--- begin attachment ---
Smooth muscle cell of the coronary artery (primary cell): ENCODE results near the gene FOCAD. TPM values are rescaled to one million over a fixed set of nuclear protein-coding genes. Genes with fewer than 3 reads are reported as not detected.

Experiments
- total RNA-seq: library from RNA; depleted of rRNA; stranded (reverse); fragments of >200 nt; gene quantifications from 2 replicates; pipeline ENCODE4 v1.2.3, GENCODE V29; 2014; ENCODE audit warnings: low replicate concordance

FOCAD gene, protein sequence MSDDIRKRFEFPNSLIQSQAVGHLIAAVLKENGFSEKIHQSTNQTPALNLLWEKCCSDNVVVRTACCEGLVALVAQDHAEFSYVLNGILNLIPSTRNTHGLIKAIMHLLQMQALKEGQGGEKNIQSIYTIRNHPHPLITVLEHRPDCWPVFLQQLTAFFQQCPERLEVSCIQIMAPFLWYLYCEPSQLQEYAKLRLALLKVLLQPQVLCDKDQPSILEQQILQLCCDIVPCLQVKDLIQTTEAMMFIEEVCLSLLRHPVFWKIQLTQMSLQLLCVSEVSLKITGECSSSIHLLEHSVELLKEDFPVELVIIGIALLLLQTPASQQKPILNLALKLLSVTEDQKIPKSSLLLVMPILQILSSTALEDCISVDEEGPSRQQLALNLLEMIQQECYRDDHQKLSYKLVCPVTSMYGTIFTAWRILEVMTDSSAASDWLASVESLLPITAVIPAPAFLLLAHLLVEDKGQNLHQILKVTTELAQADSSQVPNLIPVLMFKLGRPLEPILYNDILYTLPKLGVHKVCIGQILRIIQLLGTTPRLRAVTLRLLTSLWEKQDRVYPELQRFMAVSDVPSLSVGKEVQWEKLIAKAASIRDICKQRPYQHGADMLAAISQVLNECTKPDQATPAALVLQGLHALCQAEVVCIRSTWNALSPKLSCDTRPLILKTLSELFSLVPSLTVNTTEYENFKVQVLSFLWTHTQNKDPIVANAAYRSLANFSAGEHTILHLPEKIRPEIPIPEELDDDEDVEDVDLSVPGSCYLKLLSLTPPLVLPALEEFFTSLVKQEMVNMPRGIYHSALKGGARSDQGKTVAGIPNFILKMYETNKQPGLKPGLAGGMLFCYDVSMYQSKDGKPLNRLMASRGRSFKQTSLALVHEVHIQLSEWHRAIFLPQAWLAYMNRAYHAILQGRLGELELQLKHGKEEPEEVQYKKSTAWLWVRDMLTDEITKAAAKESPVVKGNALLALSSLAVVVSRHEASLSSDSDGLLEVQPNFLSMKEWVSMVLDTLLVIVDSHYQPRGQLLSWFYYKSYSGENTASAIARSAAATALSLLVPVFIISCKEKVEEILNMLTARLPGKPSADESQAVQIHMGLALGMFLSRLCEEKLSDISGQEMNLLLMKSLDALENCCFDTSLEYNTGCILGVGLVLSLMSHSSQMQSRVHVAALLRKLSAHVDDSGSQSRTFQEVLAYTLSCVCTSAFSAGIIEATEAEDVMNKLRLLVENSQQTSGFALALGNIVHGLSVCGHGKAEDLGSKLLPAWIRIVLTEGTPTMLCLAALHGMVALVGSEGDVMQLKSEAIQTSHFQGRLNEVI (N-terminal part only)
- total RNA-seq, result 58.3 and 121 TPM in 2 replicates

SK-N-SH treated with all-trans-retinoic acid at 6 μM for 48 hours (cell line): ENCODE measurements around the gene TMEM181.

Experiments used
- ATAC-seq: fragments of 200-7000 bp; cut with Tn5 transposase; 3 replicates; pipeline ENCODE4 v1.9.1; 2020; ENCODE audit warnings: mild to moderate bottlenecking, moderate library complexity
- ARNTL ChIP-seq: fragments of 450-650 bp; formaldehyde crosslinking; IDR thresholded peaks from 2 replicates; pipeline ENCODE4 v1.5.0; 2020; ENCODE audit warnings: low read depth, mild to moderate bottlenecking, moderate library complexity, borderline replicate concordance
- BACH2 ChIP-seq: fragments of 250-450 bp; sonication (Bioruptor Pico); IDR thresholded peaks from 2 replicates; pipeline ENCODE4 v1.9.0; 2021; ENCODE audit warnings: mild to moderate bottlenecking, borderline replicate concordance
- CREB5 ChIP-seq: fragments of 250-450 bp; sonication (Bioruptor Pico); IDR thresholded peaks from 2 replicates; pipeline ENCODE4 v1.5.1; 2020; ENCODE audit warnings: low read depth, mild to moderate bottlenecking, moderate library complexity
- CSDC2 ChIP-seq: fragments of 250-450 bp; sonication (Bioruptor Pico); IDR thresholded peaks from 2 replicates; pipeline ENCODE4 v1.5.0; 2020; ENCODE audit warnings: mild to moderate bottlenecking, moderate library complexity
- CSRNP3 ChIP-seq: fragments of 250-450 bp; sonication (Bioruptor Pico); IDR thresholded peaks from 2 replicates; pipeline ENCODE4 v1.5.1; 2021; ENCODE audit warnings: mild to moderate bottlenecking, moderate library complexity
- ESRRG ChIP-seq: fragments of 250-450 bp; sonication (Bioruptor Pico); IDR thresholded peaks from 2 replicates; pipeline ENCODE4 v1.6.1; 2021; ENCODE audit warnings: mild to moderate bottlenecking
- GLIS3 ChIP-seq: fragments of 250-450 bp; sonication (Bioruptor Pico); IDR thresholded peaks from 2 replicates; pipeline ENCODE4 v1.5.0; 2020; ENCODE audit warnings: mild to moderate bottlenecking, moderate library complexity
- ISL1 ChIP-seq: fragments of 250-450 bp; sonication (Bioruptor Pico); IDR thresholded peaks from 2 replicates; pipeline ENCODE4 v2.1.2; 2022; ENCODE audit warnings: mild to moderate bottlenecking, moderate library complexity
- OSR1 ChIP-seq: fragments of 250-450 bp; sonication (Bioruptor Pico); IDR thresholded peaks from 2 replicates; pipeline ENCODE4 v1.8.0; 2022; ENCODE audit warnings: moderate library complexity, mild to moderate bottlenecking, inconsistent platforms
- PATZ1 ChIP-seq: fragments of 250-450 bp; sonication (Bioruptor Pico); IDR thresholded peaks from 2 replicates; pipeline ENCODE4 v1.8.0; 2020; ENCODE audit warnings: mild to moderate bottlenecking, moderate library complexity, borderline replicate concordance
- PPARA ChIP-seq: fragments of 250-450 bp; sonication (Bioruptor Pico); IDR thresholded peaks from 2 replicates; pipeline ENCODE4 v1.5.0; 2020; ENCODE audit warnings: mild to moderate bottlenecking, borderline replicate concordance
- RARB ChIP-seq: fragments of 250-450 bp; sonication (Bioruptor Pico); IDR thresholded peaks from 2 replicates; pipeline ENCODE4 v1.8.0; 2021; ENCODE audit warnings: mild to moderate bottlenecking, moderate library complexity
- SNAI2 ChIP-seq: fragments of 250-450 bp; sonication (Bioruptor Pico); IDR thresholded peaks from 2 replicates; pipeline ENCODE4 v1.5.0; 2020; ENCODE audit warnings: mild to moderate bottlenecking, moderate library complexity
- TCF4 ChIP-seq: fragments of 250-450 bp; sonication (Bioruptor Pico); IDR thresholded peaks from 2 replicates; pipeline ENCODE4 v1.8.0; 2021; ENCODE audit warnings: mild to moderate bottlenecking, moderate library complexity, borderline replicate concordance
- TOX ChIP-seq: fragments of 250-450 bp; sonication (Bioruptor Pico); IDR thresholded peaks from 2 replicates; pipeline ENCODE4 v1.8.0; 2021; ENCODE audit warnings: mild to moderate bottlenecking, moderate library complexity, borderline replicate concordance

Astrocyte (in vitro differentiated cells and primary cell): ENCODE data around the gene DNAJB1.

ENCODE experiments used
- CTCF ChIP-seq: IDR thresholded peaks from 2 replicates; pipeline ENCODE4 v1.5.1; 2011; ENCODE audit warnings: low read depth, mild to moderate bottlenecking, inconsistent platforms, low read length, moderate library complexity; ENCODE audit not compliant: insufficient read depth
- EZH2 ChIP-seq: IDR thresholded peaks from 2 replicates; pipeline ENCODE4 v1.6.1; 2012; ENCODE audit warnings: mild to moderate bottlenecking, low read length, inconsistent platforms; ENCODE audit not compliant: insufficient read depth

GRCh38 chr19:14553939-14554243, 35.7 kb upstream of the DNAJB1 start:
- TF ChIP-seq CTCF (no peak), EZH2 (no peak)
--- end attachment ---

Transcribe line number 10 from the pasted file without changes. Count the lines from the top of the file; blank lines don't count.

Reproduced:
- BACH2 ChIP-seq: fragments of 250-450 bp; sonication (Bioruptor Pico); IDR thresholded peaks from 2 replicates; pipeline ENCODE4 v1.9.0; 2021; ENCODE audit warnings: mild to moderate bottlenecking, borderline replicate concordance